(3-minute read) When I embarked on envisioning an image that would capture my child and I, an image that could summarize the greatest challenge that I now face being a mother, with one word to encapsulate it, I didn’t realise what kind of conversation it would create along the way. I understood from an early age that I might face discrimination, coming from a multi-ethnic background of refugees and Shoah survivors who encompass cultures and traditions from Northern, Central and Eastern Europe. However, the greater number of my experiences were privileged. Everywhere in the world that I went, I was met with courtesy and respect. I was welcomed as an artist and treated as a human being. That is, until I got pregnant, until I became a parent.
When upon finding out that I was expecting, two promoters, within the space of one week, cancelled future engagements because they thought I would not be in “good form” for the recitals. On a television show in the Netherlands, a young crew member suggested that I only be filmed up close to avoid an unaesthetically pleasing shot of me playing with a round belly. I felt my environment turning more and more hostile as I heard stories from colleagues about when they announced their pregnancy to the dean of our university. He was less than pleased and strongly reminded them that they would have 14 weeks and a not a day more of pregnancy leave.
I began researching female performing artists whose interpretations of the solo repertoire have made an impact. I was taken aback at how few of them had children. By no means would I suggest that we don’t all have the right to choose whether we have kids or not. And, as a person who was scolded by doctors for having a geriatric pregnancy, I am aware of what it means to wish for children and perhaps not be able to have any.
Nevertheless, the numbers are telling. A considerable amount of female soloists in classical music either don’t have children, or have rarely, if ever, commented on having children. What I did come across were interviews by women with great influence in string playing who have said that they returned to the stage within two or three weeks of giving birth. The latter is impressive, (I was taught by women, and raised by a woman, who had the same strength) but should not become a standard by which we are measured. The ensuing pressure by such examples for women to “get back” to their work (or, for that matter, their figure) neglects that becoming a parent is a move forward from which you can never go back.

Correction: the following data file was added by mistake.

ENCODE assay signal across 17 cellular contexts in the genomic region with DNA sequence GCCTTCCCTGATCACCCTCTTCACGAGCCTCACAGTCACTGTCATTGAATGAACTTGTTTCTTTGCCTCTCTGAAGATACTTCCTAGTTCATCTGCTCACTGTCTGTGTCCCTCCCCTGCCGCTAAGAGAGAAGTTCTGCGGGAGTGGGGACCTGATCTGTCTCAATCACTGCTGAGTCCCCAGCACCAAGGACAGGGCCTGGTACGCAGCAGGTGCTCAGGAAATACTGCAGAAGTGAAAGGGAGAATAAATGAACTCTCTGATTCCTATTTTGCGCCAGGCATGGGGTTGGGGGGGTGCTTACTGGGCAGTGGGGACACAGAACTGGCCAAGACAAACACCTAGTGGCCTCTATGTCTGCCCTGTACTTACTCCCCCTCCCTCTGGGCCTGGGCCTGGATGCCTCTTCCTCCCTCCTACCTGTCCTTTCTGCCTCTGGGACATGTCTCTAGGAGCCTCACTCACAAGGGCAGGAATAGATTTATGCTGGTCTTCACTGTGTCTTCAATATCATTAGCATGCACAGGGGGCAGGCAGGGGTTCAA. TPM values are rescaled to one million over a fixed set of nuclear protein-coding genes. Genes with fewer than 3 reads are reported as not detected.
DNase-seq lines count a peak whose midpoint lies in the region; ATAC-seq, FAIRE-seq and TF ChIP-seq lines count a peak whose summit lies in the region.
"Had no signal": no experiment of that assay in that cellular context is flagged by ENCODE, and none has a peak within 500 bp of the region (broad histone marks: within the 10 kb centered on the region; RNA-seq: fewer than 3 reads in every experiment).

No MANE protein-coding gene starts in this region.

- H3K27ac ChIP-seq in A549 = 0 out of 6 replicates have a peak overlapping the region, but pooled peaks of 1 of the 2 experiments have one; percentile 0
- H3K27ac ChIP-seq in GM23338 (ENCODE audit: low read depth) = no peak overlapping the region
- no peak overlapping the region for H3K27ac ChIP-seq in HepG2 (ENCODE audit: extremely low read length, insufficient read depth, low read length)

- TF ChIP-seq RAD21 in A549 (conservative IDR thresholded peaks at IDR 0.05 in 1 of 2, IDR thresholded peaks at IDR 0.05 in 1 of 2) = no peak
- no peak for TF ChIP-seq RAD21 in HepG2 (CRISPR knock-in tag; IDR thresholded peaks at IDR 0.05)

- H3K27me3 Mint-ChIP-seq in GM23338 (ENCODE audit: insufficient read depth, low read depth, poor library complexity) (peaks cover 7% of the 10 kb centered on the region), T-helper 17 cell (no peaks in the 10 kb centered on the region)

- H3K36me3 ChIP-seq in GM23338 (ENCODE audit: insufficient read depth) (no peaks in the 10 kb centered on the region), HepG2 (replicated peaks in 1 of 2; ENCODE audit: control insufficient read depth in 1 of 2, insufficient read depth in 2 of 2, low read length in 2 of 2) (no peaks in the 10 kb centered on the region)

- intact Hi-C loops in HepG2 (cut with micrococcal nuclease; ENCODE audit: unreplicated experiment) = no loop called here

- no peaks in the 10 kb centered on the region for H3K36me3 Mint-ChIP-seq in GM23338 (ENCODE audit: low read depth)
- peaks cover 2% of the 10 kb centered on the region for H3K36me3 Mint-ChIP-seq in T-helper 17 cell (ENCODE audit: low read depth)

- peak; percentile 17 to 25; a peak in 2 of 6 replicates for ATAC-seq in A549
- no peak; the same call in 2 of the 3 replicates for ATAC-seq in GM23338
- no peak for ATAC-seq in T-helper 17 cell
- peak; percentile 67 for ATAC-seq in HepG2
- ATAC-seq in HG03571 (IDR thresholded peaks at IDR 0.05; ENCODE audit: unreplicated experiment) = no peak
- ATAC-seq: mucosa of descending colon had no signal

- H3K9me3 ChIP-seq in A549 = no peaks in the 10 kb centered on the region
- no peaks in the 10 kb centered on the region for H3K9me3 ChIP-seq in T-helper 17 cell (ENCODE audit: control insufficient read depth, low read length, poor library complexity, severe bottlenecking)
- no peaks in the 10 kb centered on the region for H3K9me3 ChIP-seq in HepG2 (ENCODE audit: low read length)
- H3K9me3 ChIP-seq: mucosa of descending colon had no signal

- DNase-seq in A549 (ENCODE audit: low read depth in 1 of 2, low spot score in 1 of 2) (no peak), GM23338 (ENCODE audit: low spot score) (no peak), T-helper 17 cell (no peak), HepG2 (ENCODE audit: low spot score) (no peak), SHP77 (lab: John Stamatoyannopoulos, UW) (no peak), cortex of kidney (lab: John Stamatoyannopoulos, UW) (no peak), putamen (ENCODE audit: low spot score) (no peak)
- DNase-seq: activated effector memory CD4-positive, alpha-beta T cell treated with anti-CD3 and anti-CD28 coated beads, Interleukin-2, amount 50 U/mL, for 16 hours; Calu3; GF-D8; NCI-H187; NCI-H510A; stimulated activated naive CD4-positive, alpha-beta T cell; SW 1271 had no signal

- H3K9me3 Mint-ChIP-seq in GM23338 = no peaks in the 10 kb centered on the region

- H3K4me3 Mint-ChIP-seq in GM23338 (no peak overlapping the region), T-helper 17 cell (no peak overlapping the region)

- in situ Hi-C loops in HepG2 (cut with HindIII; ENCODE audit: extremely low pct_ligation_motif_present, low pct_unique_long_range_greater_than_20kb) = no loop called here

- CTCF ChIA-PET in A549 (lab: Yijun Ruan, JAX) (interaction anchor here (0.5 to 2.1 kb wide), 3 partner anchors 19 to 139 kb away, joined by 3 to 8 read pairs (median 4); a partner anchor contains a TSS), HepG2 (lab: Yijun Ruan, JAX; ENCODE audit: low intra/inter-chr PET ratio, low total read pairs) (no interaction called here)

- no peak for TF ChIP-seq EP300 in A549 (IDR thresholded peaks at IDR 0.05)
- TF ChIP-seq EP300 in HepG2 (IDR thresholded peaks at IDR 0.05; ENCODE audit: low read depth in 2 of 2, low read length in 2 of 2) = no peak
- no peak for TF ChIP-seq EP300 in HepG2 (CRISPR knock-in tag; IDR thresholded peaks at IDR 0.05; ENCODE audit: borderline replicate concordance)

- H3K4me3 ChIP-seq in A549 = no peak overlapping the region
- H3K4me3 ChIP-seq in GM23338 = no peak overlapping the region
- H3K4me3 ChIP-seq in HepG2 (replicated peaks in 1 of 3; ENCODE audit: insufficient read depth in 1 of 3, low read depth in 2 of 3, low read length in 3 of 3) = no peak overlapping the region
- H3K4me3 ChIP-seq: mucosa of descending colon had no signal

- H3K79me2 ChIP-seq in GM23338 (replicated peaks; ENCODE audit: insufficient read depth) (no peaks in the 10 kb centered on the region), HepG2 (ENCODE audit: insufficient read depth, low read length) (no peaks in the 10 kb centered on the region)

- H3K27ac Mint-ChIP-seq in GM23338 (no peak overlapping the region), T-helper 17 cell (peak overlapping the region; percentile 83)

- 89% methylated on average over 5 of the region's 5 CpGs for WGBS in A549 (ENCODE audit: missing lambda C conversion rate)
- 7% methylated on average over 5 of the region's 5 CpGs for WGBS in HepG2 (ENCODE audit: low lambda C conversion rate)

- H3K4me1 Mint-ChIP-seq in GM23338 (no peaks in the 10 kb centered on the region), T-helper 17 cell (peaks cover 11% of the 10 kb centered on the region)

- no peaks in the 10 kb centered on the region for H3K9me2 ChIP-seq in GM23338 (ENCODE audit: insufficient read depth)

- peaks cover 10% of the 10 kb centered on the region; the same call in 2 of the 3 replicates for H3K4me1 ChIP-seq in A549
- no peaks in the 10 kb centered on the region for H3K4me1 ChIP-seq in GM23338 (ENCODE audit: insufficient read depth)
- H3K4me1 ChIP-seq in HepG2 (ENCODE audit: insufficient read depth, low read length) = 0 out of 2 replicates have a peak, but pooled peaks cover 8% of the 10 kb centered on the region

Classical music is full of women, but policy and decision-making positions are still male dominated. This leads me to the most uncomfortable observation that I will make here. I’ve often wondered why the industry in performance arts is still so dated, believing that there is an underlying, constant truth that is inescapable. Men can’t give birth. This is what primarily sets them apart from women. This lack of experience of carrying a child to birth and the ensuing challenges arising from that physical labour is reflected in our purported role models: men who never cease to be at their performance best. I feel we must learn to exercise our capacity for empathy more if we want things to progress.
I applaud anyone who can make a mark in the arts and live solely from their income of being an artist. But I wonder, is it healthy to have so few role models of women (and men!) in the arts leading a life where children are a matter of fact, a reality of life, that is both accepted and encouraged by society?